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Bombers to Boomers

  • Sunset Magazine
  • October 1, 1998
  • Daniel Gregory

A new community is rising on the grounds of the old Hamilton Field in Marin County

Hamilton Field is back in commission--but this time it's housing homeowners, not fliers. The 1,500-acre air base (originally built for bomber squadrons) was deactivated in 1975. After years of complex negotiations between officials of Marin County and the city of Novato, most of it is becoming a new community (a portion is still used by the U.S. Coast Guard). Many of the original Spanish colonial revival buildings (sporting the trademark red-tile roofs and white stucco) are being restored, and new neighborhoods are under construction. It's worth a visit to see one of Marin County's architectural gems and to witness base conversion in action.

Hamilton wasn't just any base, as you see when you drive through the big white gateway. Cross an elegant, lamp-lit art deco bridge and follow the graceful curve of a palm-lined drive down to the resplendent, newly restored headquarters (now the real estate office and exhibition hall). The building could be a latter-day mission: its beautiful tile-striped arcades flank a tall, columned entrance hall. An exhibit in the gallery to the left of the entry includes a time line describing key events in the base's history. Across the street are a chapel and a soon-to-be-restored theater.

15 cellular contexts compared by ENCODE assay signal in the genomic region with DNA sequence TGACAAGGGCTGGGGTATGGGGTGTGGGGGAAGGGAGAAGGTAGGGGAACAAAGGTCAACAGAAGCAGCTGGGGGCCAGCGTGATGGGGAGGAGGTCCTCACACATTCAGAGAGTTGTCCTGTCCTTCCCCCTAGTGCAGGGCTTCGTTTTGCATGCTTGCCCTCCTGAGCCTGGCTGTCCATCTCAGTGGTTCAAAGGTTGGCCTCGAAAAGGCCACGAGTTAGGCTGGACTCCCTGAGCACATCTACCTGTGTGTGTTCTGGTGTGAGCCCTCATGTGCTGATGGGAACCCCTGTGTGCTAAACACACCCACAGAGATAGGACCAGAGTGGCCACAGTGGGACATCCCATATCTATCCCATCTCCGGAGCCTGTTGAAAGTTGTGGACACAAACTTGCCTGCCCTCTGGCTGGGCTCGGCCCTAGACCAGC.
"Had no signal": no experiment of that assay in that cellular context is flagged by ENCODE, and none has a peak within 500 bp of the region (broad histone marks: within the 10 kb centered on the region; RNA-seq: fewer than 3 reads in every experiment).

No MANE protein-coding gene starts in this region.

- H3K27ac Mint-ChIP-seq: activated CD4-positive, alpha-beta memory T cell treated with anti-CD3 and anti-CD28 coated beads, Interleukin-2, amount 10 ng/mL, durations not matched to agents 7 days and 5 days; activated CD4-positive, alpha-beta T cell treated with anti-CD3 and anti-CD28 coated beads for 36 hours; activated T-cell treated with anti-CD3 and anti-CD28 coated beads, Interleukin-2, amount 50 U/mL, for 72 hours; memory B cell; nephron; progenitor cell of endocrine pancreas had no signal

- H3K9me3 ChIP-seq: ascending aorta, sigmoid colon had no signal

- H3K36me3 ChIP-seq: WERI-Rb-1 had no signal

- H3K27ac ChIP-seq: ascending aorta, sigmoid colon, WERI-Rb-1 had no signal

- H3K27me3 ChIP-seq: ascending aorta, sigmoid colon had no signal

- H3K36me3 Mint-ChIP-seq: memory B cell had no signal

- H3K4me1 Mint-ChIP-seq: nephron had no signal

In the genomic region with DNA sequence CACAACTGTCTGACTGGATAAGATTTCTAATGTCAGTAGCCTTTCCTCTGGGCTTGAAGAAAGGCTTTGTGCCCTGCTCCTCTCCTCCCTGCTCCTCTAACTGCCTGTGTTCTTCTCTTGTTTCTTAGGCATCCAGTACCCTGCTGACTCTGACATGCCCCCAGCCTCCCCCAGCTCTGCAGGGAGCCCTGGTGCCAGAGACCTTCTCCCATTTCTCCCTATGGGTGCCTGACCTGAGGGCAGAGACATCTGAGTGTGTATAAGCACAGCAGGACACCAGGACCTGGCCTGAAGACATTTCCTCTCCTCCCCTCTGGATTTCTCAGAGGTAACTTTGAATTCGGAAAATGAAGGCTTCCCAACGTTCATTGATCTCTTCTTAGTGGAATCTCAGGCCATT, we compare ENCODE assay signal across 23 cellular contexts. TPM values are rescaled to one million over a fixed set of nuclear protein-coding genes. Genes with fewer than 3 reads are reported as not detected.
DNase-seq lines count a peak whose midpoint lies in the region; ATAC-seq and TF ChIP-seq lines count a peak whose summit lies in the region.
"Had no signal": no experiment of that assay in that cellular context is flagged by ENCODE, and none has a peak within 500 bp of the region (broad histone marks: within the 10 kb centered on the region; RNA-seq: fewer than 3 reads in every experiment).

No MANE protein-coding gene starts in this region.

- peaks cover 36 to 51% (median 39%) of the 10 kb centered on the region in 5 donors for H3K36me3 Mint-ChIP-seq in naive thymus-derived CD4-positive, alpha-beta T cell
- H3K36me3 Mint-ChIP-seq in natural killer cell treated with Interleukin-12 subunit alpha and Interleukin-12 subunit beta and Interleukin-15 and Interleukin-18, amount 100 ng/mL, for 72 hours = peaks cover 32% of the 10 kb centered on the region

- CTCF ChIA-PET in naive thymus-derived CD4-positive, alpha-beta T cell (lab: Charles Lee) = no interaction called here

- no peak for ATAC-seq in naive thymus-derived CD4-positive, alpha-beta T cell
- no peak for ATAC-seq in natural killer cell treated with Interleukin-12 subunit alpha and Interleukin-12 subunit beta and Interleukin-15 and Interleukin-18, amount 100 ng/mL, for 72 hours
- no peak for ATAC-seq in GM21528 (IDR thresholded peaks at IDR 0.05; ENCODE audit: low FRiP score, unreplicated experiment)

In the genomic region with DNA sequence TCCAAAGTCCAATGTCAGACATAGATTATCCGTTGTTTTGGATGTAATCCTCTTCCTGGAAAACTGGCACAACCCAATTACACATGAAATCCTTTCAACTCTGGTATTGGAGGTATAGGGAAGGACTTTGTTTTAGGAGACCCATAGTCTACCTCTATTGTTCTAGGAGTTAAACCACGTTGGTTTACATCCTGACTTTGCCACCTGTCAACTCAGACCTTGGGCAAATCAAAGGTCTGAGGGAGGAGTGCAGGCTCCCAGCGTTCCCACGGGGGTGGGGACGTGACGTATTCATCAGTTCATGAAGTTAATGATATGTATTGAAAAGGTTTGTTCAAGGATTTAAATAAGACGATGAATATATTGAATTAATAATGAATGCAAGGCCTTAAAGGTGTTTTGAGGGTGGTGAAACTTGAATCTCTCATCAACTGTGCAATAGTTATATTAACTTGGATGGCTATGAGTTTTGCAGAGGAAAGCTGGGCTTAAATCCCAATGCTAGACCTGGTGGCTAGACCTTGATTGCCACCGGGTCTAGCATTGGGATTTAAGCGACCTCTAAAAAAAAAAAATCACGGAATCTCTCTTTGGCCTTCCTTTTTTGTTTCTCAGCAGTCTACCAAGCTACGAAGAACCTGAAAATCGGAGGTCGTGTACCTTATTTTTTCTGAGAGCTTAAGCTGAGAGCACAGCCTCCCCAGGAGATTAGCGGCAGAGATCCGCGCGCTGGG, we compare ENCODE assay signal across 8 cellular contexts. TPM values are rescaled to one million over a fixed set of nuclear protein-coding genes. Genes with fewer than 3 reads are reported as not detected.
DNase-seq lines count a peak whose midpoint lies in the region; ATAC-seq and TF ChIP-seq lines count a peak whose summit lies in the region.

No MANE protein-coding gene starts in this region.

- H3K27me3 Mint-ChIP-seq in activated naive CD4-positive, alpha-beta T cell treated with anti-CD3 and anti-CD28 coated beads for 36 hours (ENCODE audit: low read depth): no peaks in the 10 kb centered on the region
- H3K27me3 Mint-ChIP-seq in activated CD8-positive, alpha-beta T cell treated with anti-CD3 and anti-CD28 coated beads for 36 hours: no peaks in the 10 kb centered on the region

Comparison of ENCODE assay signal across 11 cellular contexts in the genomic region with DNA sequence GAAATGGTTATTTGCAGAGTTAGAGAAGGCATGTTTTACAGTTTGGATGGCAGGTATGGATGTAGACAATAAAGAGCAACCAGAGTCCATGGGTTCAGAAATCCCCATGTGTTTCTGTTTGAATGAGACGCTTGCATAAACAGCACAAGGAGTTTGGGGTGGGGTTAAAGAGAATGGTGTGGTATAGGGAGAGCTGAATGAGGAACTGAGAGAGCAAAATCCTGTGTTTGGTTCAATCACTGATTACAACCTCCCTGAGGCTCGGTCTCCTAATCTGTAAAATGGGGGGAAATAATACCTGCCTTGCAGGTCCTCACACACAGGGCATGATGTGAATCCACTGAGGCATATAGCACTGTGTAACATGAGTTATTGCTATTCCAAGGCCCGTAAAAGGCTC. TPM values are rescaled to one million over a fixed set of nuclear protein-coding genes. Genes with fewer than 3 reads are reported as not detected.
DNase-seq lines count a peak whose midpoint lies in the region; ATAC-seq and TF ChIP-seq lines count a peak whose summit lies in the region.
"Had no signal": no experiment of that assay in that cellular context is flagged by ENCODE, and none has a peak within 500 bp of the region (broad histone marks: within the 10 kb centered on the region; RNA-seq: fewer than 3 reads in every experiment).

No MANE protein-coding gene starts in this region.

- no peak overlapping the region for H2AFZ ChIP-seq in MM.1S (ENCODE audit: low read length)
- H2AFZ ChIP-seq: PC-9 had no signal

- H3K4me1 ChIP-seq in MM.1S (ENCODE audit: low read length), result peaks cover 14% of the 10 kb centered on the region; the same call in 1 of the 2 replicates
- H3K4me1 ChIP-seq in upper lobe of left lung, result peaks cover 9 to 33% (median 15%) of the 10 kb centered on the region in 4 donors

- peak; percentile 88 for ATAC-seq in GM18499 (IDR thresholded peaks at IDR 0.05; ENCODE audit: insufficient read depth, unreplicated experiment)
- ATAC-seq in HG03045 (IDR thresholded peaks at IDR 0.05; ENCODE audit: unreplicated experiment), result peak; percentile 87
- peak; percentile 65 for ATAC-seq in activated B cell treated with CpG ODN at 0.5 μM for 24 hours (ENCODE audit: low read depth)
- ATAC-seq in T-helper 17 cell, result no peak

This part of the compound feels like a fabulous resort from another era. In reality the base, designed in 1932, was a state-of-the-art air defense facility; it was named for First Lieutenant Lloyd Andrews Hamilton, the first American officer to fly with England's Royal Flying Corps in World War I. Construction engineer Captain Howard B. Nurse chose the Spanish colonial revival style to acknowledge the area's Mediterranean climate and Spanish-Mexican history. For an air base, the design seems charmingly incongruous, prompting images of Father Serra buckling himself, robe and all, into the cockpit of a B-10 bomber. Despite the civilized architecture, however, it was still a rustic place: razorback hogs occasionally ate the gunnery targets, and holstein bulls had to be chased off the runway.

Homes are being built in six new neighborhoods, four of which are situated along and around Hangar Avenue. They're designed to incorporate many of the amenities of small-town living: walkable streets, front porches, and easy access to parkland (a wetlands hiking trail is under development). The first phase of construction includes 438 single-family detached houses and 112 attached houses, with architectural styles ranging from Craftsman to Spanish colonial.

Hamilton is approximately 12 miles north of San Francisco. Take the Alameda del Prado exit off U.S. 101 and continue north to Palm Dr. Ten model homes are now open: hours are 10 to 6 daily. Call (415) 382-8696 for more information.

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